(Updated on September 29, 2022)
Car engine hesitation is a noticeable problem that can occur as you’re driving. When you go to step on the gas pedal to accelerate, you will suddenly feel like the power has been lost in the engine for a couple of seconds.
Instead of going faster by stepping on the accelerator pedal, the speed will be reduced. The vehicle may even stumble entirely during these seconds. This is what it means when the car engine hesitates.
It is usually the result of a problem with the air and fuel mixture within the combustion chamber. However, there is a long list of other reasons which could be the cause of this hesitation problem too.
Top 10 Reasons Your Car Hesitates When Accelerating or Driving
One thing is for sure, you won’t be able to drive safely if your engine keeps hesitating while you’re on the road. You will need to figure out the cause of this problem and get it fixed by an experienced mechanic.
In any case, you will likely find the problem relates to an imbalance in fuel and air mixing in the chamber. Either there will be too much air or fuel, or too little. To help you pinpoint the cause of this problem, below are 10 of the most common causes of engine hesitation while driving.
1) Bad Throttle Position Sensor
The throttle position sensor monitors the throttle valve’s position and then relays this information to the engine control unit. This helps sustain the proper air and fuel mixture while the vehicle is in use.
If this sensor goes bad, the engine control unit will be unable to keep the right balance in the mixture. Replacing the TPS is the only solution.
See Also: Drive-By-Wire Throttle Pros/Cons
2) Vacuum Leak
If any of the vacuum hoses around your engine become damaged or worn out, you could experience air leakage from them. Then you will experience engine hesitation which is most noticeable at low RPM. Repair or replace any hoses which are causing the leak.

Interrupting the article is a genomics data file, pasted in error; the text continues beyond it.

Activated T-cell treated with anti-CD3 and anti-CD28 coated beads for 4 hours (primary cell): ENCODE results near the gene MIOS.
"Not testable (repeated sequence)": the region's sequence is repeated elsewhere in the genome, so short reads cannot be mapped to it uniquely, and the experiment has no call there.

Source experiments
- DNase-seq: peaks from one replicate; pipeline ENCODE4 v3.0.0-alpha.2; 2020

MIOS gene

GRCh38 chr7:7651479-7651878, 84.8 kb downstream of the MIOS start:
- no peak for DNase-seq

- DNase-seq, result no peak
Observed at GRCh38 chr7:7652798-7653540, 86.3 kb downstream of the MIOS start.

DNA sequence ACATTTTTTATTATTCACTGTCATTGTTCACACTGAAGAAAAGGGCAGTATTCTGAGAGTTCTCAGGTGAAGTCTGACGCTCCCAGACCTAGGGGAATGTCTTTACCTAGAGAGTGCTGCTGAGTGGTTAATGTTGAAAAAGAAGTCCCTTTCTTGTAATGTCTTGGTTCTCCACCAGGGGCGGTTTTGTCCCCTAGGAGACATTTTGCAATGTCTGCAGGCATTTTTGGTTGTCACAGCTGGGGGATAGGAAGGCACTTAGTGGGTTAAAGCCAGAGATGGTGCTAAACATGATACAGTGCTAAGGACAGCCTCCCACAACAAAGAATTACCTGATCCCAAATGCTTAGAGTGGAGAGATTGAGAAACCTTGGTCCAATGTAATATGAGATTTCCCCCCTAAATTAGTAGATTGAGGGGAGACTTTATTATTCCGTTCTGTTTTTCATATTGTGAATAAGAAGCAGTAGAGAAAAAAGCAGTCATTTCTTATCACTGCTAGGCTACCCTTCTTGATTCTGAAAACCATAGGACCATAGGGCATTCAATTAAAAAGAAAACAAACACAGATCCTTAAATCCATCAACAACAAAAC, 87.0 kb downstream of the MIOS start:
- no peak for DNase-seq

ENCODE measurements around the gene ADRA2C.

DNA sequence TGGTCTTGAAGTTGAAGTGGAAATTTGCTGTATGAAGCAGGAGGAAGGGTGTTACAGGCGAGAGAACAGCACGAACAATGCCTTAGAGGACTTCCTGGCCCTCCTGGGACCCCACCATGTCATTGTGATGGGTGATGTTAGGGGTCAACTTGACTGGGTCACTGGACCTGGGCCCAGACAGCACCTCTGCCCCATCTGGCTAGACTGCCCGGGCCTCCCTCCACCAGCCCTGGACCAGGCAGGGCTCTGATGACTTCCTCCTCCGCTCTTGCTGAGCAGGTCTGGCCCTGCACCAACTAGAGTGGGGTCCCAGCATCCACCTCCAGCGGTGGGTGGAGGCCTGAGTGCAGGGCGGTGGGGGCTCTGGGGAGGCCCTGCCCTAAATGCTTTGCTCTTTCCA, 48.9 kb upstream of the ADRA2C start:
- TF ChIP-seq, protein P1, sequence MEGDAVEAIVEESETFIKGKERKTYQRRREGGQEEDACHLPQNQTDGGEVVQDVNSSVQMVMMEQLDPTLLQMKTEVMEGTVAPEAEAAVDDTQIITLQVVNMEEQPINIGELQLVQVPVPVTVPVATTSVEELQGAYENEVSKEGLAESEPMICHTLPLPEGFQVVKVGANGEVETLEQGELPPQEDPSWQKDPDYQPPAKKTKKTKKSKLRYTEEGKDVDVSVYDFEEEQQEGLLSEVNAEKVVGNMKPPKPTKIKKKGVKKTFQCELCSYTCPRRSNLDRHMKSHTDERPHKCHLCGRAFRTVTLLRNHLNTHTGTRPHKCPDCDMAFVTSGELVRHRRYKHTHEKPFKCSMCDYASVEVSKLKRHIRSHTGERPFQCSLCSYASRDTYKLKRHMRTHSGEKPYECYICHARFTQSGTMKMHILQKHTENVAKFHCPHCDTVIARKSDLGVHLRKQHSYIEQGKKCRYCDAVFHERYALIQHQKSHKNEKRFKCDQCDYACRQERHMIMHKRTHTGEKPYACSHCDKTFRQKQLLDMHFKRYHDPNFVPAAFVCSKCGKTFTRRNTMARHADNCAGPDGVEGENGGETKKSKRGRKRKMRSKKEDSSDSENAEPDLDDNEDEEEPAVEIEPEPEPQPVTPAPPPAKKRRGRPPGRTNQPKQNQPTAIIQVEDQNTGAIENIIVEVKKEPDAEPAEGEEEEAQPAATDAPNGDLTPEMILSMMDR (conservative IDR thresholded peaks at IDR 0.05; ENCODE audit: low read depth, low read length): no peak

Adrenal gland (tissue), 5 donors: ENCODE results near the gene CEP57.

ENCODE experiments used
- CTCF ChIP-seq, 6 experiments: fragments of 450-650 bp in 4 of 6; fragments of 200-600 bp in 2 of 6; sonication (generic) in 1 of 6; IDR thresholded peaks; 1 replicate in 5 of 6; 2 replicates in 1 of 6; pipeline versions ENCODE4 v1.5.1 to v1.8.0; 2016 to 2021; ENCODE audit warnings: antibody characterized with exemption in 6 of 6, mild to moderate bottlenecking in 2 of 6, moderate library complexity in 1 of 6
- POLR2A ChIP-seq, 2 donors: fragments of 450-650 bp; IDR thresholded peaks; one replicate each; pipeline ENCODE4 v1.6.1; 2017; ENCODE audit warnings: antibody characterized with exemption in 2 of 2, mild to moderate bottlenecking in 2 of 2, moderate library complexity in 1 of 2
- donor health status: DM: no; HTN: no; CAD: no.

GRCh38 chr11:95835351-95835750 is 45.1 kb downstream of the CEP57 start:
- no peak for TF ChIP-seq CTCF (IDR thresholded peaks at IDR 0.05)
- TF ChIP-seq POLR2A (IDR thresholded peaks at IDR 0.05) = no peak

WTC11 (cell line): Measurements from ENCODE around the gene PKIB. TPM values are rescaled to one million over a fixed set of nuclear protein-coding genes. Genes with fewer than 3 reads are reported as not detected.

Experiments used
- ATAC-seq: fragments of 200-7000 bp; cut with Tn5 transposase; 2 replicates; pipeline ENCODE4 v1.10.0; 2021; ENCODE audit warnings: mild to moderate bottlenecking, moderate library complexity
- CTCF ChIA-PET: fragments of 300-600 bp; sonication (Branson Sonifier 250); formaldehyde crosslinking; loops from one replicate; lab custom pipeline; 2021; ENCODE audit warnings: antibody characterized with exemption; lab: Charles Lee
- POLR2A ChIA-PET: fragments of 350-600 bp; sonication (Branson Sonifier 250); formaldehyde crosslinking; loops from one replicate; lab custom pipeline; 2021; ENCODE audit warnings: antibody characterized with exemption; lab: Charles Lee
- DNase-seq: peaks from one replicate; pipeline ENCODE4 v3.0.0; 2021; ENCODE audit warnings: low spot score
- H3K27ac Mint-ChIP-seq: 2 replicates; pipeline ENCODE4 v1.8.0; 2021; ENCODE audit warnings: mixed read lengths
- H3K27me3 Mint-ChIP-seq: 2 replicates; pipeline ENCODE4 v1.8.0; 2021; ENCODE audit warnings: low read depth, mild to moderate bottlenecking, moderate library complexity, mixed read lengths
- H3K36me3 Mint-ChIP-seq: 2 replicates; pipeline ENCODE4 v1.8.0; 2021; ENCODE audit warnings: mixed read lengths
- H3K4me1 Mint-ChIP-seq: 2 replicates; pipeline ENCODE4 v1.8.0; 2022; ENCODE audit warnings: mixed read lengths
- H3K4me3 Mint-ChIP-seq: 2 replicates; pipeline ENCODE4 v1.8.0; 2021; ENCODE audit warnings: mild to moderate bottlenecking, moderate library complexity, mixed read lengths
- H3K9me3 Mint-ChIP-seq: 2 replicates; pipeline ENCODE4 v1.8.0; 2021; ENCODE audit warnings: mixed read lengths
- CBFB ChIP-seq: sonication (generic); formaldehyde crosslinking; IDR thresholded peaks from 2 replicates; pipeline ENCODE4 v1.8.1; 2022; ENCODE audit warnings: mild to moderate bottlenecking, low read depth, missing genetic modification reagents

3) Faulty Fuel System
If any of the components in your fuel system stop working correctly, like your fuel injectors, fuel pump, or fuel pressure regulator, then your engine won’t get the proper amount of fuel it needs for combustion. This will cause your engine to lag, stumble, or hesitate.
4) Faulty Ignition System
If there is a problem with your ignition system, such as with your spark plugs, rotor, or wires, then your engine will lose power at inconsistent times. This will cause hesitation as you accelerate.
5) Dirty Fuel Injectors
If you have not cleaned your fuel injectors for a long time, then they’re probably corroded with carbon deposits or other debris. If you let your fuel injectors continue to be dirty, then it will impact how much fuel gets injected into the chamber.
A good fuel injector cleaner is often a good, cheap fix that will restore proper fuel flow from the injectors. If that doesn’t do the trick, you may need to have them professionally cleaned or simply replaced with new fuel injectors.
6) Bad Oxygen Sensor
The oxygen sensor is responsible for calculating the amount of oxygen that was not burned in the exhaust system. Based on this information, the engine control unit will know if there is too much or too little oxygen being ignited in the chamber.
If the oxygen sensor is not working properly, then the proper air and fuel mixture cannot be achieved.
7) Faulty Mass Air Flow Sensor
When outside air goes into the engine as part of the combustion process, the mass air flow (MAF) sensor measures how much of this air is going in. This helps the engine control unit determine the right amount of fuel to inject into the chamber.
But if this sensor is bad, then the wrong amount of fuel will get injected and cause engine hesitation.
8) Bad Manifold Absolute Pressure Sensor
The engine control unit depends on the MAP sensor to determine the engine load. This is how the timing of fuel injections into the chamber is made. If the MAP sensor is not working, the engine control unit won’t know how much fuel to inject in order to accommodate the given engine load.
9) Faulty Exhaust Gas Recirculation Valve
The exhaust gas recirculation valve, or EGR valve, may be damaged and causing a leak. This is known to cause engine hesitation problems, so it should be addressed.
10) Bad Fuel
If you are using bad fuel which is has been sitting in your tank for too long or is too low of an octane for your engine, it can cause many different problems. Hesitation will be the beginning of your troubles so look at it as a warning sign if you notice your engine hesitate when you accelerate from a stop.